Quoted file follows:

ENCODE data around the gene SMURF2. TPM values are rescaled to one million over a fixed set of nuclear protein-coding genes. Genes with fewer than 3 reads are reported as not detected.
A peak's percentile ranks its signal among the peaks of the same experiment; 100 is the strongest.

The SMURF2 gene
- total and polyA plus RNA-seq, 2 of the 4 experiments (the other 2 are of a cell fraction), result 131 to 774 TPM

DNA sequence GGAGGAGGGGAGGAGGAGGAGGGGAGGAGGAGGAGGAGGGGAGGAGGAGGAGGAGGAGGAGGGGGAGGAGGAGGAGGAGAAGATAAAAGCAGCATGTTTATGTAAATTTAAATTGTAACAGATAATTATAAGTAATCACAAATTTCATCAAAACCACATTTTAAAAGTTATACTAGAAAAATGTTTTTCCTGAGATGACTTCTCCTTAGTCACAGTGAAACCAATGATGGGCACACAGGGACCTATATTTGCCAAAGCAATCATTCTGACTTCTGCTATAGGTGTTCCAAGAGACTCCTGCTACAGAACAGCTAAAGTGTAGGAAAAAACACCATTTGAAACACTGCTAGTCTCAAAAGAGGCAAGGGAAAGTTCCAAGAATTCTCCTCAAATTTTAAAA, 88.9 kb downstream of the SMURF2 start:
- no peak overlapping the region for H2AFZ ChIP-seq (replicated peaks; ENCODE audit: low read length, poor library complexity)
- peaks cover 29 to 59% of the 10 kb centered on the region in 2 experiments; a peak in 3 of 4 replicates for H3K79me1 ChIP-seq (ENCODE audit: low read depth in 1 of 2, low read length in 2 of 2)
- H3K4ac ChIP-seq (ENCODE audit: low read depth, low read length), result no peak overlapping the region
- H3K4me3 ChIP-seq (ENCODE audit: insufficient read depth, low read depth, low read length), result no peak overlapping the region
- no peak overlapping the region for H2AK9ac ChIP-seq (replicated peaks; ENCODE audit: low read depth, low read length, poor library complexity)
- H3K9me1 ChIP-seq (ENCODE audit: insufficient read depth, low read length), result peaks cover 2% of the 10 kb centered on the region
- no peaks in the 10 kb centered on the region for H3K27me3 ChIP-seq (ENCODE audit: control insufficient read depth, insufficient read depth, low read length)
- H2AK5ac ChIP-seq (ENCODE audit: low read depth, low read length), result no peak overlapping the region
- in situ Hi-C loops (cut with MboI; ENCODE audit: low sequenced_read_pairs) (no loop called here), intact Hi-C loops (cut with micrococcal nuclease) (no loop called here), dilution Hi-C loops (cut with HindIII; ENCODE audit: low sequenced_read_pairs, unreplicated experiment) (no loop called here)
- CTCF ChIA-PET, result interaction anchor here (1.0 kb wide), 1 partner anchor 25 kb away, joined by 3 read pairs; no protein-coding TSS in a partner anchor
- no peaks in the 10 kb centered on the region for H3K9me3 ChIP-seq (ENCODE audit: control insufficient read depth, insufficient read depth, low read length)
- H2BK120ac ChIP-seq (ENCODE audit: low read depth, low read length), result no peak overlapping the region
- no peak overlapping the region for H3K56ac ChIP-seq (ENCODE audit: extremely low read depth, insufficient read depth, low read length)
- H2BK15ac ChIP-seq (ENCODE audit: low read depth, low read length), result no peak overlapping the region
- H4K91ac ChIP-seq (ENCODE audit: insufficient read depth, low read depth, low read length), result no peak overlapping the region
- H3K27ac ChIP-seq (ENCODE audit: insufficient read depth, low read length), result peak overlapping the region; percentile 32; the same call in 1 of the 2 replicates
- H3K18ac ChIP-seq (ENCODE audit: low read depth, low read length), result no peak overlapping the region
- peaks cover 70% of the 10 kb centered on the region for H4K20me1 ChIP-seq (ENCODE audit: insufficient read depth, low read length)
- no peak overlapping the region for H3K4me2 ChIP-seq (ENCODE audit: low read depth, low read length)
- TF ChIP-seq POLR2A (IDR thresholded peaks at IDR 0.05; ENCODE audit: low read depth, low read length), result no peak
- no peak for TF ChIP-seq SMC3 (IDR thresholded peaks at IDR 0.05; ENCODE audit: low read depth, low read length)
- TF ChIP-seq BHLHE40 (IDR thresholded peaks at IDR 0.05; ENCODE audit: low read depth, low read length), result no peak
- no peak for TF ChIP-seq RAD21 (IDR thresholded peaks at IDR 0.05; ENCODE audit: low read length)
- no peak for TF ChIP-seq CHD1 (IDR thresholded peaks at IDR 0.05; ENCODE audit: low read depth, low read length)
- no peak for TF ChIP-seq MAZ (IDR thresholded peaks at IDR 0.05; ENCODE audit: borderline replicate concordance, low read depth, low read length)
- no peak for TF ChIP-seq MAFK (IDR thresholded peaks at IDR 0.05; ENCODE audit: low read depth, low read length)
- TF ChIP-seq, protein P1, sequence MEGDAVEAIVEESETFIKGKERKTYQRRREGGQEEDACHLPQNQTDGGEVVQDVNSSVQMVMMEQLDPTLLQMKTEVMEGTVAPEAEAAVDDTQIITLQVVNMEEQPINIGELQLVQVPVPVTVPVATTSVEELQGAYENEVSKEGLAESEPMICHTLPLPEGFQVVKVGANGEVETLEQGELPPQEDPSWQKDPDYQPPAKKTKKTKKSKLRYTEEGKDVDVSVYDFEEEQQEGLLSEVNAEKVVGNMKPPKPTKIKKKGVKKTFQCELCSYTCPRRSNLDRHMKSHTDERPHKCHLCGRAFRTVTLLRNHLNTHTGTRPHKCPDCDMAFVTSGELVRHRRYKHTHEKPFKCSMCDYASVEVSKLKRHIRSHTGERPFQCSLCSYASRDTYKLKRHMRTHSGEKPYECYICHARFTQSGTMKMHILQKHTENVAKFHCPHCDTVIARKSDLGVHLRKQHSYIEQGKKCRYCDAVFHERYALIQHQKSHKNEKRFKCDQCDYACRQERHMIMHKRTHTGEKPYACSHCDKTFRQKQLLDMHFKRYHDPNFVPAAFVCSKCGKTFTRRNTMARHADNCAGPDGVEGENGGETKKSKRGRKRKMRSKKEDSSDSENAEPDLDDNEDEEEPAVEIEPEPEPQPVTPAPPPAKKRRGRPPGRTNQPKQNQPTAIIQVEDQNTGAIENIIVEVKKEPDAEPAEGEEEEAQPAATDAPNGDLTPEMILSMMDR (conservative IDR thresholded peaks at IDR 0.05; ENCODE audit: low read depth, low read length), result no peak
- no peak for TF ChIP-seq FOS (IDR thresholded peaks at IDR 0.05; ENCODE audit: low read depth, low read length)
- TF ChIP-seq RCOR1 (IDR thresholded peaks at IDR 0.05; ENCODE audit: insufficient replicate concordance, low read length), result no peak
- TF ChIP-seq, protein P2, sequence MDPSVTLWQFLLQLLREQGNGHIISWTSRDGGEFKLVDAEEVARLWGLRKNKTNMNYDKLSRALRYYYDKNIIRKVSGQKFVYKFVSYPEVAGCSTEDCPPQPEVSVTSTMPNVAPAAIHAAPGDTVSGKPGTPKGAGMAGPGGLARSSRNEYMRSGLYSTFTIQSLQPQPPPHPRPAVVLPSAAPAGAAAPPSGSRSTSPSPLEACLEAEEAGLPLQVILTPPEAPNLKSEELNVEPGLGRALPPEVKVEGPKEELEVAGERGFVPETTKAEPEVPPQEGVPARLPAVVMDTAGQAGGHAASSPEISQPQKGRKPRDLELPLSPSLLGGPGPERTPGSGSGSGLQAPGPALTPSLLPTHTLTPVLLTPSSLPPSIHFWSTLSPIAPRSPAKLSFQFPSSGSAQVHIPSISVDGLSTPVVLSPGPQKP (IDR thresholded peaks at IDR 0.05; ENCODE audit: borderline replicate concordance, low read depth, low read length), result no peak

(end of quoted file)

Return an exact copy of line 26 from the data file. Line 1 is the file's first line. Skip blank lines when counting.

- no peak for TF ChIP-seq SMC3 (IDR thresholded peaks at IDR 0.05; ENCODE audit: low read depth, low read length)